• I’ve added a heatsink to my B3 and changed the base layer of my Pimoroni Tangerine case as the newer one has extra vents underneath to allow better airflow.  The reason here is an attempt to keep a stable temperature, partly to stop the CPU over heating and slowing down, but mostly to avoid the IMU drift over temperature.  Note that normally the Pi3 has a shelf above carrying the large LiPo and acting as a sun-shield – you can just about see the poles that support it at the corners of the Pi3 Tangerine case.

    Hermione's brain exposed

    Hermione’s brain exposed

  • I’ve moved the down-facing Raspberry Pi V2.1 camera and Garmin LiDAR-Lite sensor to allow space for the Scanse Sweep sensor which should arrive in the next week or two courtesy of Kickstarter funding.
    Hermione's delicate underbelly

    Hermione’s delicate underbelly

    The black disk in the middle will seat the Scanse Sweep perfectly; it lifts it above the Garmin LiDAR Lite V3 so their lasers don’t interfere with each other; finally the camera has been moved far away from both to make sure they don’t feature in its video.

  • I’ve changed the fusion code so vertical and lateral values are fused independently; this is because if the camera was struggling to spot motion in dim light, then the LiDAR height was not fused and on some flights Hermione would climb during hover.
  • I’ve sorted out the compass calibration code so Hermione knows which way she’s pointing.  The code just logs the output currently, but soon it will be both fusing with the gyrometer yaw rate, and interacting with the below….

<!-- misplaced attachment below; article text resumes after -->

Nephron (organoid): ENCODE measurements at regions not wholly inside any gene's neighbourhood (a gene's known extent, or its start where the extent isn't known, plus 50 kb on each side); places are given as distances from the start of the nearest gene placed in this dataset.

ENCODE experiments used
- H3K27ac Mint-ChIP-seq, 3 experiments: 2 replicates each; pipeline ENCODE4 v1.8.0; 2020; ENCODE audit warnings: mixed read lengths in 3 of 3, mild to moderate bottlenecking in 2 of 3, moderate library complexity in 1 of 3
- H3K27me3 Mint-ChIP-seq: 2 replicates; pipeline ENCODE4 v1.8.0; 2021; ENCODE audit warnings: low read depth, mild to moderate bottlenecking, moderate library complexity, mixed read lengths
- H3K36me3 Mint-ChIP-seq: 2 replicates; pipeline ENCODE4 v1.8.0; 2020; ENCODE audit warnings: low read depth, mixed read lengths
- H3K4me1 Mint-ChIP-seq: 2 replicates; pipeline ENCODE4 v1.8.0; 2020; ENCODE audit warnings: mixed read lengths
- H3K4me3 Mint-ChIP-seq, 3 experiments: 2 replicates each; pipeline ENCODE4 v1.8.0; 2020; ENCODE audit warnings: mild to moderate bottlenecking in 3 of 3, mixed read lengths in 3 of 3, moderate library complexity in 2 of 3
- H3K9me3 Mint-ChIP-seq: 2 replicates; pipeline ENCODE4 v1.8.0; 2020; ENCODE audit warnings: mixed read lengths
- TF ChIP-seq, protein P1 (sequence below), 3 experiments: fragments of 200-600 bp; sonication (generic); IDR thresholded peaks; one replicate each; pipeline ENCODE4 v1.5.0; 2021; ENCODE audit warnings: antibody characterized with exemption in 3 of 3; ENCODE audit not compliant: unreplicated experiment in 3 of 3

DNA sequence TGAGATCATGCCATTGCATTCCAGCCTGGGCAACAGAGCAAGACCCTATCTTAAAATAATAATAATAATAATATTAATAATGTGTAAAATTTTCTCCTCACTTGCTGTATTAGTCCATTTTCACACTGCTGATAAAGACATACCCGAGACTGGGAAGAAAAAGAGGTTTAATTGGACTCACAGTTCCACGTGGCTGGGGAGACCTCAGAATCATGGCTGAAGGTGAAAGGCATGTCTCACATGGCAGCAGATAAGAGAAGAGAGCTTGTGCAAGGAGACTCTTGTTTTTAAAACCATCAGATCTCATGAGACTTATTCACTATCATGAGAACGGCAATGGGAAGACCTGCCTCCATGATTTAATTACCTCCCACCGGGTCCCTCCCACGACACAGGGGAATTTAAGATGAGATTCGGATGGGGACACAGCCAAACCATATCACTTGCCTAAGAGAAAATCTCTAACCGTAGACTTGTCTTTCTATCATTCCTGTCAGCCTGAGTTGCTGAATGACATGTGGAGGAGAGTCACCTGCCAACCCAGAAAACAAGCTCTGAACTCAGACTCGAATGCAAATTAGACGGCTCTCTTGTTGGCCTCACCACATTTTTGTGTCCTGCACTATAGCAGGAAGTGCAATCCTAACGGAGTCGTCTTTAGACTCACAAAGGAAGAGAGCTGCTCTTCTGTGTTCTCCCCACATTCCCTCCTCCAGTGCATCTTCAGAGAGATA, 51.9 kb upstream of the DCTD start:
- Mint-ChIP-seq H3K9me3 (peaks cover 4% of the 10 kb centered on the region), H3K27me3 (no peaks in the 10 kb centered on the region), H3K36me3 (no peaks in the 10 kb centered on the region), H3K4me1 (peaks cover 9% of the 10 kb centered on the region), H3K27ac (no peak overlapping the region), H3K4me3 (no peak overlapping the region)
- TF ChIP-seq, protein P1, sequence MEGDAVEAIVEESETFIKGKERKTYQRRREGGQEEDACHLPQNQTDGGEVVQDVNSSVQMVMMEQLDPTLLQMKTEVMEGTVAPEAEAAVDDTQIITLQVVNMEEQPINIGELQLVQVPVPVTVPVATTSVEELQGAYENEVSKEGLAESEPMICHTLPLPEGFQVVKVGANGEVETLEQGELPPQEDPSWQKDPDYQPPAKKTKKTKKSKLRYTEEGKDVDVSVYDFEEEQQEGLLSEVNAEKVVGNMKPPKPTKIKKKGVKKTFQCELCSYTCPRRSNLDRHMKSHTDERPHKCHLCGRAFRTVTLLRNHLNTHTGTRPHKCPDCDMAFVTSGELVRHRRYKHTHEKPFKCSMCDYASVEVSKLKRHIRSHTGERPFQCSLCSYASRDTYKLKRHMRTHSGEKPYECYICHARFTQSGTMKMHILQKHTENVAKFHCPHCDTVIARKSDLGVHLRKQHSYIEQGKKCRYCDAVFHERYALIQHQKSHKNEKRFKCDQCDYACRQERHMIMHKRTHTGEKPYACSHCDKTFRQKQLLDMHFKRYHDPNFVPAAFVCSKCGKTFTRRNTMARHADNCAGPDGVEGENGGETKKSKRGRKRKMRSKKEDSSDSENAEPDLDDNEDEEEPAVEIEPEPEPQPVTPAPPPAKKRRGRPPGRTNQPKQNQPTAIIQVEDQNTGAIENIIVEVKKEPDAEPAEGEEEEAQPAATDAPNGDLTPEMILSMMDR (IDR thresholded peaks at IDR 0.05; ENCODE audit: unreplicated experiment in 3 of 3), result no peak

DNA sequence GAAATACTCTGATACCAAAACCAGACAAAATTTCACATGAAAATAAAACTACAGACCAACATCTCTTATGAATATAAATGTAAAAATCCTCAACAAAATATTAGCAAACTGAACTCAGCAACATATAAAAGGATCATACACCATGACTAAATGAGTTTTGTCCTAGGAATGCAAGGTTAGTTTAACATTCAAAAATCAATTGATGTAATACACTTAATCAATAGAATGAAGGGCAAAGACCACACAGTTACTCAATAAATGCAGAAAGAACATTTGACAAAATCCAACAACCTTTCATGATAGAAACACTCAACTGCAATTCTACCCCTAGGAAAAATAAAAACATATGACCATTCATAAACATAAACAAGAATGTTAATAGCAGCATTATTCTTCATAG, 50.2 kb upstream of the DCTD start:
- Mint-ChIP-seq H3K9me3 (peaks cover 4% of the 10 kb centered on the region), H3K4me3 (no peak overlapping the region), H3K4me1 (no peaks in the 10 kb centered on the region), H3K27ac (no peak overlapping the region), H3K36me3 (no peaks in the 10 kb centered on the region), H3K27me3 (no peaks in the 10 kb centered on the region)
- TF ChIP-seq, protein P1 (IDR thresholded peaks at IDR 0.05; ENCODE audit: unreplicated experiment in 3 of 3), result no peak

• I’ve added a new process tracking GPS position and feeding the results over a shared-memory OS FIFO file in the same way the video macro-block are passed across now. The reason both are in their own process is each block reading the sensors – one second for GPS and 0.1 second for video – and that degree of blocking must be completely isolated from the core motion processing.  As with the compass, the GPS data is just logged currently but soon the GPS will be used to set the end-point of a flight, and then, when launched from somewhere away from the target end-point, the combination of compass and GPS together will provide sensor inputs to ensure the flight heads in the right direction, and recognises when it’s reached its goal.

As a result of all the above, I’ve updated GitHub.

Cloudy conditions

The sun wasn’t shining brightly, so no high contrast on the lawn; the lawn had been mowed, removing the contrasting grass clumps too. Yet she still did a great attempt at a 1m square. I think this is about as good as she can get – it’s time for me to move on to adding compass, GPS and object avoidance.  The code as been updated on GitHub.

Ö